The Chinese philosophy of taoism comes to mind. The tao is circular and flexible. This wonderful ideal has been implamented in the art, architecture and of course the weapons in chinese culture. Flexability is considered to be better to deal with situations. Altho the really flexible weapons in the movies are usually aluminum and are not real. The carbon steel replicas do not bend for the most part.

                Now the chinese weapons are not entirely one sided, dont for get the tai chi sword. And as far as the differences are concered between the chinese and japanese sword arts, the two handed tai chi sword and tai chi broad sword have very similar movements found in japanese sword arts.

                Comment


                • #9
                  Actually, soft Chinese swords do exist.

                  They are usually made as belt swords, and are in fact, so soft that when you hold it, the sword doesn't remain straight (no Viagra jokes please ).

                  It is actually an indicator of skill how straight you can make the sword be while swinging it...meaning you understand the motion.

                  That's really for the internal styled arts though, and rarely seen.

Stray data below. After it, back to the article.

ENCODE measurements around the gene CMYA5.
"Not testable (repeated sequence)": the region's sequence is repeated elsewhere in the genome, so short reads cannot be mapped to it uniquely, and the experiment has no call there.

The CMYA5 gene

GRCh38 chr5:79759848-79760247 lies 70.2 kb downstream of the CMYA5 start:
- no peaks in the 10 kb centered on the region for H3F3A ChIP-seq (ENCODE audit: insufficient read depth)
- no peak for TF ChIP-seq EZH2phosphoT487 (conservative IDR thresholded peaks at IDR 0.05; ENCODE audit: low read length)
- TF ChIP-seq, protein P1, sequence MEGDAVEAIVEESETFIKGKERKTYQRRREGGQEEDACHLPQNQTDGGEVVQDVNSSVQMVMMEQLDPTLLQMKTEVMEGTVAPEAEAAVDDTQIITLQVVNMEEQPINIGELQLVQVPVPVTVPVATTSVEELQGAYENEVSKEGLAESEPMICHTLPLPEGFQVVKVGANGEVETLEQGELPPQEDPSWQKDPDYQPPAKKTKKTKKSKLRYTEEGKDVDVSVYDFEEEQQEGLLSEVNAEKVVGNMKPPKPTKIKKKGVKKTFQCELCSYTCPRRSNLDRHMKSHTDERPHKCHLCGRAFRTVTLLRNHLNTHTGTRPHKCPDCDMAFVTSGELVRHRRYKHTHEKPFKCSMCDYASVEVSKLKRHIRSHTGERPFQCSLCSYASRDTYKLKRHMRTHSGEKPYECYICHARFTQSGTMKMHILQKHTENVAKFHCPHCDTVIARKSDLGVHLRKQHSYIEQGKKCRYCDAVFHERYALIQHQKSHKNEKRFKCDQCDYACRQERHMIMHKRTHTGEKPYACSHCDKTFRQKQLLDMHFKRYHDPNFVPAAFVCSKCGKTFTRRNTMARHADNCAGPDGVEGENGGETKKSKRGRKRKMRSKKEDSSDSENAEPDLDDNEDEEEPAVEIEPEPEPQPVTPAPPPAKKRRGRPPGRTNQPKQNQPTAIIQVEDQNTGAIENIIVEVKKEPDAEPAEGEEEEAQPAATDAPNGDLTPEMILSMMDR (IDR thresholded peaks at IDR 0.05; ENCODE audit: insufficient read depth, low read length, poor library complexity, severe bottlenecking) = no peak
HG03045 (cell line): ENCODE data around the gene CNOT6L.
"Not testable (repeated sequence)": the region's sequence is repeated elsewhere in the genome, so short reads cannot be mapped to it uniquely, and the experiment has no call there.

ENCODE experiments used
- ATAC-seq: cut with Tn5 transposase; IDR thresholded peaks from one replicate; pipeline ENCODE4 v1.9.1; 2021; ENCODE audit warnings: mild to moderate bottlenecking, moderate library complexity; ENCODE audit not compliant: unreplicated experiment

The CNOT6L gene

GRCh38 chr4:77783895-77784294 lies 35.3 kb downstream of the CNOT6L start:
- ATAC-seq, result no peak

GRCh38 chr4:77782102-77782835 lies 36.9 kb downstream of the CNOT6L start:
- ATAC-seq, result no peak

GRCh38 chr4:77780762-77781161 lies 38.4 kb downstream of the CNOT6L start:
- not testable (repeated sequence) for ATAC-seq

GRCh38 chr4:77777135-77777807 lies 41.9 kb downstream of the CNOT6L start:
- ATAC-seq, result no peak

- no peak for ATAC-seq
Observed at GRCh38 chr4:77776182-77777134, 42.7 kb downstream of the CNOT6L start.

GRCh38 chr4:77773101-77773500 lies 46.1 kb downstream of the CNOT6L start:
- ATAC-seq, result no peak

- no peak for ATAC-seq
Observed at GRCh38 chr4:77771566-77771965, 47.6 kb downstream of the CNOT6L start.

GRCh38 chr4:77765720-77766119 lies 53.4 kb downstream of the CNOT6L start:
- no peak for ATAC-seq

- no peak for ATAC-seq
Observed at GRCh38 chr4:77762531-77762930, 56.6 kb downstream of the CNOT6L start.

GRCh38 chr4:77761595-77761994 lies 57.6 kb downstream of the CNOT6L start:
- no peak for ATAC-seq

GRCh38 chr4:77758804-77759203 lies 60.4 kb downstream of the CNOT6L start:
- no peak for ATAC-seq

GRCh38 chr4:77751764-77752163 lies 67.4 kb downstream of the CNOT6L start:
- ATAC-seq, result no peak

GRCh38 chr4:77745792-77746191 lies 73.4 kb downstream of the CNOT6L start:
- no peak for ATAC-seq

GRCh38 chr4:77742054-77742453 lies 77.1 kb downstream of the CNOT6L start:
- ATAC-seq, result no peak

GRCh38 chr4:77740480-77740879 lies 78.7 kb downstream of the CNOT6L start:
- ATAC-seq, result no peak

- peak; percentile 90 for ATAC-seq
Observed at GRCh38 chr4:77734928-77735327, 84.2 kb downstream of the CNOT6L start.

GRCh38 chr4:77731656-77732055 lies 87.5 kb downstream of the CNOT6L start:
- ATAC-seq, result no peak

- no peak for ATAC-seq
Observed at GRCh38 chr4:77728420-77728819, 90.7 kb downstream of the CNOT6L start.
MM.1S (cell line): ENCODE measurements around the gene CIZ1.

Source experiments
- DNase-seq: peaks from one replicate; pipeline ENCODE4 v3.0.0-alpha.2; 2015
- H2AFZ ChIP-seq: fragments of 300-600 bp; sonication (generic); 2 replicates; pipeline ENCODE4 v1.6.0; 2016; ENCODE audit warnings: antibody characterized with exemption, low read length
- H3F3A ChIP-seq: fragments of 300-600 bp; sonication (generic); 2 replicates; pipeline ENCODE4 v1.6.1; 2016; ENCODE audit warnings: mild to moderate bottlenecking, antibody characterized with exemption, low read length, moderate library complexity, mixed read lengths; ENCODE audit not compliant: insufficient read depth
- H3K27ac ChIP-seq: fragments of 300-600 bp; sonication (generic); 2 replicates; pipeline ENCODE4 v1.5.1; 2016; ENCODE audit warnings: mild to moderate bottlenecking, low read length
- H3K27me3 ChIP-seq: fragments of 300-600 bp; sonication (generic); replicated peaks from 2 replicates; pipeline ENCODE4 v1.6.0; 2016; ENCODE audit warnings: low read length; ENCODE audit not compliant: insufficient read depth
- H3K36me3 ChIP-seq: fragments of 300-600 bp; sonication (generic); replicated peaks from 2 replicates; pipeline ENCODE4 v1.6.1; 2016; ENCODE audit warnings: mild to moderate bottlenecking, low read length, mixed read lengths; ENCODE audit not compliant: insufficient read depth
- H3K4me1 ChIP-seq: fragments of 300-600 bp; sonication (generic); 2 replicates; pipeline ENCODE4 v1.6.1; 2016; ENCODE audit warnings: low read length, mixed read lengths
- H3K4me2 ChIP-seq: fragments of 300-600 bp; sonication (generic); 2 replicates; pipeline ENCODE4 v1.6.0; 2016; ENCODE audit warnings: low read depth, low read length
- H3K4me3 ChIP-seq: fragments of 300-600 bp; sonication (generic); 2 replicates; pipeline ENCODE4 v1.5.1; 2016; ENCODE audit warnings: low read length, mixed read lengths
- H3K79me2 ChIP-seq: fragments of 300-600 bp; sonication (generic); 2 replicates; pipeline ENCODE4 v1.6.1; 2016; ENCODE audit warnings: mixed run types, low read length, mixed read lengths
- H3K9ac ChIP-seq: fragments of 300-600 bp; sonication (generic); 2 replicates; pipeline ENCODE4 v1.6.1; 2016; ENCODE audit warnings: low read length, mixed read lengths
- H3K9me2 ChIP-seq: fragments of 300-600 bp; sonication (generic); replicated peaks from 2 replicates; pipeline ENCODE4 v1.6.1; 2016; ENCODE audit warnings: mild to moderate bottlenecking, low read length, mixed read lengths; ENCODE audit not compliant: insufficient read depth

A similarly function is served by tassles...a skilled Chinese swordsman, when in motion, will have the tassles extended in such a way as to appear rigid and in line with the line of the blade.

                  FWIW.

                  Comment


                  • #10
                    geh.. nothin is like as a good katana...

                    Comment


                    • #11
                      The sword is only as good as the swordman.

                      Anyway, the sword making skills of chinese were at the top of the world during ancient time. While the Greek and then the Roman were still using short sword (because if they forged a longer one, it would break during battle), the chinese already knew how to forge a long sword.

                      Comparing a katana with a chinese jian is like comparing apples and oranges. They are different weapons for different style of martial arts. Even among chinese jian, you already have so many different kinds.

                      Comment


                      • #12
                        Originally posted by JasonC
                        So that's the question. Were (authentic) Chinese swords much more flexible(and presumably a lot thinner), and if so why?

                        cheers,
                        Jason
                        Before I started Kendo, I practised one year of Wushu (I still practice once a week), including the straight sword. I can tell you that the sword is only thin and flexible in order faciliate the movements in wushu.

                        There are many FAST movements in Chinese wordplay. At its best, you almost create like a force-field around youself because of the speed of the sword. That is only possible with a light, thin and flexible sword with good balance. Authentic swords (for battle) were not wobbly.